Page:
Suicide Survivor becomes an Advocate

As we have discussed in past blogs, depression is a persistent and potentially debilitating mental health issue that affects millions of individuals every year. For most, a combination of medication, counseling and lifestyle changes help to overcome this mental health challenge. Unfortunately for some, this isn’t always the outcome and many individuals with depression are driven to death by suicide. Depression can be a fatal illness.

One common theme amongst individuals who survive a suicide is an immediate desire to live. Kevin Hines felt this way the moment he threw himself off the Golden Gate Bridge. Hines was suffering from bipolar disorder and, in a state of depression, finally succumbed to the overwhelming compulsion to end his life. As he describes it, he heard constant voices telling him he was worthless and needed to die. He felt he had no choice.

As he plummeted 220 feet into the San Francisco bay, he prayed for survival. On impact, he shattered his spine, piercing his internal organs with shards of bone. Hines was one of only 36 individuals out of more than 2,000 who are known to have survived jumping from the Golden Gate Bridge. Despite his struggles, Hines felt fortunate to have survived and, six months after jumping, he spoke to a group of middle school students about depression and suicide. Afterward, he received over a hundred letters from students thanking him for talking to them and many of the students expressed their own struggles with depression. Hines was inspired.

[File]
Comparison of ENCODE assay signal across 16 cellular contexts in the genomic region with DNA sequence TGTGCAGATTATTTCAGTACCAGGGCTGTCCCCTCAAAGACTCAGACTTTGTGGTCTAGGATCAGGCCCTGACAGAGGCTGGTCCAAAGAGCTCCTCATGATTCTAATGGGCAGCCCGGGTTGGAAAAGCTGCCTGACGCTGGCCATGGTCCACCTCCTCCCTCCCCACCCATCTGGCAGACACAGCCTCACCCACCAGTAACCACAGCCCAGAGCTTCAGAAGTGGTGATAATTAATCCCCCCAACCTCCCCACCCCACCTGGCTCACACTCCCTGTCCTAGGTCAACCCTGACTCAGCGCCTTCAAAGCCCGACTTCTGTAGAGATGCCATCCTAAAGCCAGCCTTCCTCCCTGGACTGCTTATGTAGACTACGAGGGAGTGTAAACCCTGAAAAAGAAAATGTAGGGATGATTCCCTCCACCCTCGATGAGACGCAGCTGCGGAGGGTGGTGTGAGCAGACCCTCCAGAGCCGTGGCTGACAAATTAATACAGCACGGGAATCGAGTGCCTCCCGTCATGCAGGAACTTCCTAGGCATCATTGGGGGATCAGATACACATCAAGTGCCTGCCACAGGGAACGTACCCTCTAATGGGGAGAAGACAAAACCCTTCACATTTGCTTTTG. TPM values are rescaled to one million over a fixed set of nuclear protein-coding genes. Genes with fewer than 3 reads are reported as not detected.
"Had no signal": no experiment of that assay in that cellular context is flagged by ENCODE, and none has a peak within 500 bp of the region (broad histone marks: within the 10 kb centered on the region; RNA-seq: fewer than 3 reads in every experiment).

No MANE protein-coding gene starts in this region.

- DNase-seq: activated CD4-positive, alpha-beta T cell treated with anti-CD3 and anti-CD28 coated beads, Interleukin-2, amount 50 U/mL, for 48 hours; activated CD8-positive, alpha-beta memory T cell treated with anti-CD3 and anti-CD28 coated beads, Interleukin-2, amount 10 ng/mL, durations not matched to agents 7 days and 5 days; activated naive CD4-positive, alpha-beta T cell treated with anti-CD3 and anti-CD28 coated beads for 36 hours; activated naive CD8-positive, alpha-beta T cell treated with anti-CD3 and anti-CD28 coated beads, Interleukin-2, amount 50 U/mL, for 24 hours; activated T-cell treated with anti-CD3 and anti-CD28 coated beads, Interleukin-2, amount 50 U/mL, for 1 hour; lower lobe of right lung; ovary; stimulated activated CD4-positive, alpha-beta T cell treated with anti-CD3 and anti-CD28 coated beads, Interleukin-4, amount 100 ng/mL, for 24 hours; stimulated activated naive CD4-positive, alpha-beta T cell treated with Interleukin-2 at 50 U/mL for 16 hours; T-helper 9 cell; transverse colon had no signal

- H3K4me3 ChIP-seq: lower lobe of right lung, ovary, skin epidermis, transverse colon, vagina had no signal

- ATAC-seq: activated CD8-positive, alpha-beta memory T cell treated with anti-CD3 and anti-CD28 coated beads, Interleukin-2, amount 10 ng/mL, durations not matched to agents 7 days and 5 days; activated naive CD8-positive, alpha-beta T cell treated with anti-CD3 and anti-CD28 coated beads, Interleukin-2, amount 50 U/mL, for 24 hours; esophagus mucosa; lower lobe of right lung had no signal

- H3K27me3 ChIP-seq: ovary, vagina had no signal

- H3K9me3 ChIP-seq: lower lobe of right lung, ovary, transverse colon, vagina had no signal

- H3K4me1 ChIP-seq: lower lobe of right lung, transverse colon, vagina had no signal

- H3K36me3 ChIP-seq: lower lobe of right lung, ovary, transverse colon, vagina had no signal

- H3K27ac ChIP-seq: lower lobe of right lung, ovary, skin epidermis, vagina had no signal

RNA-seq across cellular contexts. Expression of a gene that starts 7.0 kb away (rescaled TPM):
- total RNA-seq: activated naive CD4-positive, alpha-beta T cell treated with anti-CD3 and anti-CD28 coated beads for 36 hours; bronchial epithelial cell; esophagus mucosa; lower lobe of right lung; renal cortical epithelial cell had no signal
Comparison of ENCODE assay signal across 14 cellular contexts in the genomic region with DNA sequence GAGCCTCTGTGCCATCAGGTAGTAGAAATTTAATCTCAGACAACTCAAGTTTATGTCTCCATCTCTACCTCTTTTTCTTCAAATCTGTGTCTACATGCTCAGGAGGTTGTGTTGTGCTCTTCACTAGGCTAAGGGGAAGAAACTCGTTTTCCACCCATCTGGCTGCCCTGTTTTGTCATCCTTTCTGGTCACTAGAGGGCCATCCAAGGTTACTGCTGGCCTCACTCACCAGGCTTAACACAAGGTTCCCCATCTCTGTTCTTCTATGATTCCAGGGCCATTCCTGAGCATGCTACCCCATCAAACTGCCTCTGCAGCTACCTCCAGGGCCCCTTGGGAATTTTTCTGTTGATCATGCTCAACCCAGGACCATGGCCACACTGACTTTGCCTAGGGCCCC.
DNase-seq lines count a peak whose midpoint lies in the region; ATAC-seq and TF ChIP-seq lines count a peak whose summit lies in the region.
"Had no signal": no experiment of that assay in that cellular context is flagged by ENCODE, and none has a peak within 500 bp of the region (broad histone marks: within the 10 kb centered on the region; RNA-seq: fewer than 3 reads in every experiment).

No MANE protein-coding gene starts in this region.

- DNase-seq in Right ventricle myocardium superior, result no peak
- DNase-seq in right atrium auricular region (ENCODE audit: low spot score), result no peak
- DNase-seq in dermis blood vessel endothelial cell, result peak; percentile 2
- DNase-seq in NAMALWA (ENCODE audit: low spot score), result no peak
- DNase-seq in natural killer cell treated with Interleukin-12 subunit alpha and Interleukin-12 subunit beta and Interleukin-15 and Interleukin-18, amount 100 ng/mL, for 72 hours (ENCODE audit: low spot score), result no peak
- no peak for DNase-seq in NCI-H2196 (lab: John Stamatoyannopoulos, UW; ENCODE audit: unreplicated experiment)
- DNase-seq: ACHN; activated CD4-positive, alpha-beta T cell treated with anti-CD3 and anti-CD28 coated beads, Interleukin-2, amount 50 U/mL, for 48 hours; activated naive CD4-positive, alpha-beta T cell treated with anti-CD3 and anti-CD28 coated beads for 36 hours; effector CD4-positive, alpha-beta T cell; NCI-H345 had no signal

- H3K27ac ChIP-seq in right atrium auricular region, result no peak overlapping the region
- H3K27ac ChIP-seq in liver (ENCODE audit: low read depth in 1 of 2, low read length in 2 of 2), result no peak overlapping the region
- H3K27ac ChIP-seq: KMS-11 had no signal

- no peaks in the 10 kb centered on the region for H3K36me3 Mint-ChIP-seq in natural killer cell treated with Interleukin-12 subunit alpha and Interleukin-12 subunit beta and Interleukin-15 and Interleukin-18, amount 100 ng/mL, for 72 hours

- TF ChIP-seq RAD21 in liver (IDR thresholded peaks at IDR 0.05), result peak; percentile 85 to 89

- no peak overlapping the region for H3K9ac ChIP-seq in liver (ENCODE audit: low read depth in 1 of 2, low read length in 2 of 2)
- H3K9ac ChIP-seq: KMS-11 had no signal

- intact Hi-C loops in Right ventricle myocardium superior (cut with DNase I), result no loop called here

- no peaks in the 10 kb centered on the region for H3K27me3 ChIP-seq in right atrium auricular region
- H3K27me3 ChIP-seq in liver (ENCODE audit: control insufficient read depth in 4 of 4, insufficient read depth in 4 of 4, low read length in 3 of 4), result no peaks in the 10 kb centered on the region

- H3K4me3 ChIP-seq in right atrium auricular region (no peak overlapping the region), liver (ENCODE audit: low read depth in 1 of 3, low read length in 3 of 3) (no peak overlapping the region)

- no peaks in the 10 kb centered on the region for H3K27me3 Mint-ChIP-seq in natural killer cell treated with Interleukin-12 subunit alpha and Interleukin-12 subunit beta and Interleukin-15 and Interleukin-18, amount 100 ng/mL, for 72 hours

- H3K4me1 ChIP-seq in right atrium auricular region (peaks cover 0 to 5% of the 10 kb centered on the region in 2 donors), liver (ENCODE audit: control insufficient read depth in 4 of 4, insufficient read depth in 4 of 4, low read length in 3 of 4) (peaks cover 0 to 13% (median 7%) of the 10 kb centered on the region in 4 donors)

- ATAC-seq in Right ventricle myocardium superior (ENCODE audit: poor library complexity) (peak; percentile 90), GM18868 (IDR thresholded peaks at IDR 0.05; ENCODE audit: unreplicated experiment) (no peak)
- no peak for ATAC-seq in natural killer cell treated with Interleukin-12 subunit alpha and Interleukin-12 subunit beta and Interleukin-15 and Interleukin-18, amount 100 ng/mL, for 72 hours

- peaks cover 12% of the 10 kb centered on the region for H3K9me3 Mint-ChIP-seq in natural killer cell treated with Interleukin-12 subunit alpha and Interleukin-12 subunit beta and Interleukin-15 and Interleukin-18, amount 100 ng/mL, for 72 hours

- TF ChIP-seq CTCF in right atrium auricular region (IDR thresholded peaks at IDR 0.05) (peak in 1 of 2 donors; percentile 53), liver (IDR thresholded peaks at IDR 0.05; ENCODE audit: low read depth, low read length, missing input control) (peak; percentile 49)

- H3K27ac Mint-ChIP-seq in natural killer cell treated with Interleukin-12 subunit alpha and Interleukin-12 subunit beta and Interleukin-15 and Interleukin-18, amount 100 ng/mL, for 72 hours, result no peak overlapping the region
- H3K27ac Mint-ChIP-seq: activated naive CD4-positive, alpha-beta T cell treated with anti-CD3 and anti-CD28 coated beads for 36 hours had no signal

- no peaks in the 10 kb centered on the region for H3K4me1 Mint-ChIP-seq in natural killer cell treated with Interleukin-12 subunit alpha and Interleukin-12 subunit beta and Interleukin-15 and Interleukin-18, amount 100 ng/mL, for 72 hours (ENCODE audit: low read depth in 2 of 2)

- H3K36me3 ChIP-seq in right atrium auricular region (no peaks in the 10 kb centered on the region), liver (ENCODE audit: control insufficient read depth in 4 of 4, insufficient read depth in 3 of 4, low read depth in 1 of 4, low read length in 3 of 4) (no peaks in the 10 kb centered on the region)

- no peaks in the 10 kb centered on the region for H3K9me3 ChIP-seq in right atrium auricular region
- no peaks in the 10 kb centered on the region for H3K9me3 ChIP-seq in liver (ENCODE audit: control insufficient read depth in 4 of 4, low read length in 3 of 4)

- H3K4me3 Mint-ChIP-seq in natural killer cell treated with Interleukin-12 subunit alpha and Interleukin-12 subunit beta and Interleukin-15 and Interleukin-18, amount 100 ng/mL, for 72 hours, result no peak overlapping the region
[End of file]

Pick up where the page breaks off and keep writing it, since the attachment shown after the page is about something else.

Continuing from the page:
Since then, Hines has become a major public advocate to raise awareness about mental health issues. Personally, he still struggles with bipolar disorder and the depression that is a symptom of that disease.  He acknowledges, he faces obstacles every day. But his main message is about hope. That even though today is difficult, tomorrow doesn’t have to be. Hope offers the opportunity for a better tomorrow and a chance to heal.

As part of Hines effort, officials in San Francisco added safety nets that extended 20 feet out and run the entire 1.7 mile stretch of the Golden Gate Bridge. Though this is an excellent step, it still comes at the last possible moment to save a life. In an ideal world, the misplaced stigmas around mental health challenges would be removed and replaced with more understanding and acceptance. In such a world, the need for safety nets would be greatly reduced as individuals would be able to seek and find the help needed long before they felt that suicide was their only option. We may be a long way from that ideal world as up to 60% of adults with mental health challenges go undiagnosed and untreated, but through the awareness and advocacy efforts of individuals like Kevin Hines, we can hope for a better future.